It has been likened to the battle between David and Goliath; a small-town Fish and Game Club going toe to toe in the courtroom against Canada’s largest working cattle ranch for the right to access public lakes. 

Nearly a decade ago, in April 2013, the Nicola Valley Fish and Game Club had become frustrated with having their access to Minnie Lake and Stoney Lake restricted and decided they would take the matter to court.

Minnie and Stoney Lakes are located southeast of Merritt, on the sprawling Douglas Lake Ranch which is owned by Stan Kroenke. Kroenke is an American businessman who is the owner of Kroenke Sports and Entertainment, numerous professional sports franchises and husband of Ann Walton, a Walmart heiress. 

“Our Club decided to try to fight to keep open public access to public places,” said McGowan. “We took the Minnie and Stoney Lake road, which used to be part of the Pennask Lake Rd. as a case for precedent setting, we thought we could get the government to come to the table and look after the people of BC in respect to keeping public roads open to public places. We found out that they had a policy and a new plan to allow private landowners to block public access to gain control and manage the Crown Lands and lakes themselves, and we thought this is terrible, we’ve got to try to stop it, so we did, we filed a couple of lawsuits.” 

Those lawsuits were filed in the Supreme Court of BC, where after a 20-day trial the judge ruled in favour of the Fish and Game Club and they were also awarded special costs. 

This decision was then appealed by Douglas Lake.

“And also, Douglas Lake appealed the fact that the road was public,” said McGowan. “A Crown granted trail, which the law states is public if it’s shown on the original Crown Grant, they appealed that, and the Trespass Act that said if they flood their land with an agricultural water license given by the government then they can prevent the people from going to public lakes as they’re going over private land to go to the public part of a lake.” 

The BC Court of Appeal then overturned the first case and ruled in favour of Douglas Lake Ranch. 

“In this case, they ruled against four existing legislations, and I have no idea how that now applies with those legislations,” said McGowan. 

“The Land Act, the Highways Act, the Land Titles Act, the Trespass Act. I have no idea now that they’ve ruled against those acts, how that applies to the people in the future.”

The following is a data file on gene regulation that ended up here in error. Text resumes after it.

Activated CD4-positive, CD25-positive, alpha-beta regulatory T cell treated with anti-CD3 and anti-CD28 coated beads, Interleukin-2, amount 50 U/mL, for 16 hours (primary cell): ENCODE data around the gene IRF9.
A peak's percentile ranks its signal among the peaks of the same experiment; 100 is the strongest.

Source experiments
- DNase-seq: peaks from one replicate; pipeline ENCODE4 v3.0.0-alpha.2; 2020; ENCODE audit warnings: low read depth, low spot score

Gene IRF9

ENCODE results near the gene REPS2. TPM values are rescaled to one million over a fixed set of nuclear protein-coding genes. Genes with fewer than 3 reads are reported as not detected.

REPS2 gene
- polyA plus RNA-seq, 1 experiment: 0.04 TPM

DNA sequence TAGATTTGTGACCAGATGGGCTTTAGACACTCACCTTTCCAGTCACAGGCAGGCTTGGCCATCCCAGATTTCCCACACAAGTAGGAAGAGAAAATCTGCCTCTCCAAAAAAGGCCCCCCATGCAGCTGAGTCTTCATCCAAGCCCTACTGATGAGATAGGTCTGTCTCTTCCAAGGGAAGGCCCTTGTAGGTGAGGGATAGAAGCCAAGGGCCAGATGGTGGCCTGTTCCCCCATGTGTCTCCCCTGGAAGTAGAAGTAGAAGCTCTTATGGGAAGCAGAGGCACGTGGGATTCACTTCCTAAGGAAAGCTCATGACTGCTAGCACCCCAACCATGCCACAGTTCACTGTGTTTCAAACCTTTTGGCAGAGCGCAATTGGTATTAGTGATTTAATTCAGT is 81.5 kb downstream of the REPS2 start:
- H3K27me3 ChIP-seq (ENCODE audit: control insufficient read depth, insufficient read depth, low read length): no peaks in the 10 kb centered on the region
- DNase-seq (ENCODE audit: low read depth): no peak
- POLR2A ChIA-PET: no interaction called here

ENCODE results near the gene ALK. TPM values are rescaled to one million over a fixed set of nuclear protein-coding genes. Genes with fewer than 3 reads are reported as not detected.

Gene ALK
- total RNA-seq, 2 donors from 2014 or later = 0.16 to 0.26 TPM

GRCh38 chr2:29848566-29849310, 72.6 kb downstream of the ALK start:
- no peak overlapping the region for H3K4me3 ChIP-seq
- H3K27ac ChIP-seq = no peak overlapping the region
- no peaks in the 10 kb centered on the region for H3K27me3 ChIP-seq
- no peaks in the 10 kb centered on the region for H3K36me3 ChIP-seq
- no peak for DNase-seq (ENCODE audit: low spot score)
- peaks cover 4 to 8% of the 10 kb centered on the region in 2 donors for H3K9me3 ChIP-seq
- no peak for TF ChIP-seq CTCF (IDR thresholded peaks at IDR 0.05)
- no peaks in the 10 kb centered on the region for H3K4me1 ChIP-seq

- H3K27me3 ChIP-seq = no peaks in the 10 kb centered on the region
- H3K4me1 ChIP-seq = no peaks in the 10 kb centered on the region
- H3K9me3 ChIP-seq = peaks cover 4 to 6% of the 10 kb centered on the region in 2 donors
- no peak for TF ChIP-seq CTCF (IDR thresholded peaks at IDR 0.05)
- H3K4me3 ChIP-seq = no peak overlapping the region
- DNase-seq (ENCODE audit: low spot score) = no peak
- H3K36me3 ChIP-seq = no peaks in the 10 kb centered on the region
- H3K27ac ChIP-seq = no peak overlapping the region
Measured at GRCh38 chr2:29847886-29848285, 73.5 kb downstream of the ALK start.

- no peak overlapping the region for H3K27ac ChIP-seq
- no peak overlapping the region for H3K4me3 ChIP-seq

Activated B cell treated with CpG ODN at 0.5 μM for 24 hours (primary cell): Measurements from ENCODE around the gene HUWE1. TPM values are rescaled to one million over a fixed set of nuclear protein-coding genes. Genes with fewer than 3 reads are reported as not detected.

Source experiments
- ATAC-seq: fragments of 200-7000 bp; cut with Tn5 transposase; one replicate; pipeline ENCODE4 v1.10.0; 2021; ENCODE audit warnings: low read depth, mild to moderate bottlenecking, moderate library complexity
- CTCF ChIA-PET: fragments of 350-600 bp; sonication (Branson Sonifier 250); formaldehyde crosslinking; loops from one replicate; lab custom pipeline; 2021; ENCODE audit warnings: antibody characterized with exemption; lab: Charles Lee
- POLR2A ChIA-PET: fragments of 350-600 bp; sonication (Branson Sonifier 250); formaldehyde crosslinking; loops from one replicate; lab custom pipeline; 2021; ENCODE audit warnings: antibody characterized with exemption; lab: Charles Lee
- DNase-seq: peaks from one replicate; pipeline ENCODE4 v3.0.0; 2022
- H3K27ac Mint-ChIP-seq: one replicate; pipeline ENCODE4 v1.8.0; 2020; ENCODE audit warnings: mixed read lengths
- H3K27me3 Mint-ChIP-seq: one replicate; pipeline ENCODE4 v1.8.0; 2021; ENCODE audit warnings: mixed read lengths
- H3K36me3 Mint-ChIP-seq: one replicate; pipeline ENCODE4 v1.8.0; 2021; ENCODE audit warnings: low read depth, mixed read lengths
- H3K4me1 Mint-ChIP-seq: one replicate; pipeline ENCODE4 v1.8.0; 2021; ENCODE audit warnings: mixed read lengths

This lead the NVFGC to take their case to the Supreme Court of Canada. However, word has now come to the Club that the Supreme Court of Canada has refused to hear its appeal, and dismissed the case. 

“The Supreme Court of Canada Court of Appeal just basically dismissed our case without hearing it and gave Douglas Lake costs,” McGowan lamented.  

“And according to our lawyer, they do not have to give you a reason for dismissing it. You’re just dismissed, that’s it, end of story.” 

To add insult to injury, the NVFGC was ordered to pay Douglas Lake Ranch’s legal fees for the ongoing legal dispute, for which they have now received a bill of $44,000.

“That’s just the bill we got for the lawyers for the first court of appeal, and they’ve been awarded for the costs from the Supreme Court of Canada appeal, and we haven’t got a bill for that yet,” explained McGowan. 

The NVFGC was able to raise $200,000 through fundraising over the years for their own legal costs, but McGowan holds that they aren’t willing to fundraise to pay for Douglas Lake’s legal fees.  

“Myself and the Club have no appetite to fundraise to pay Douglas Lake’s lawyers, it’s not going to happen, I won’t do it,” said McGowan. 

“We don’t have the money. We might have to bankrupt the club or start a new club under a new name or whatever, but we’re not going to pay their lawyer bills. We could end up with a $200,000 or $300,000 debt here, which our club can’t possibly afford to pay and we’re not going to fundraise for it, that’s just not going to happen. We’d rather fundraise to clean up a river or do something environmental, but not for someone to steal our lakes.” 

McGowan believes that there is, at this time, no further action that can be taken to continue to lobby for public access to Minnie and Stoney lakes. 

“Our Club had no interest in winning anything for us, what we were doing was for the people of BC and the future,” said McGowan.

“I have one granddaughter and that’s why I fought it. Other members on the executive have grandkids, I mean, we’re all elderly and we’re going to go out the other end of the door, and we thought we could make this world a little better. But unfortunately, we have to apologize, because we failed. But we tried. The people of British Columbia paid $200,000 to get to this point and for that we thank them and apologize for losing.” 

Still up in the air is a lawsuit between the NVFGC and three property owners, including Nicola Ranch and Douglas Lake Ranch, involving access to Corbett Lake.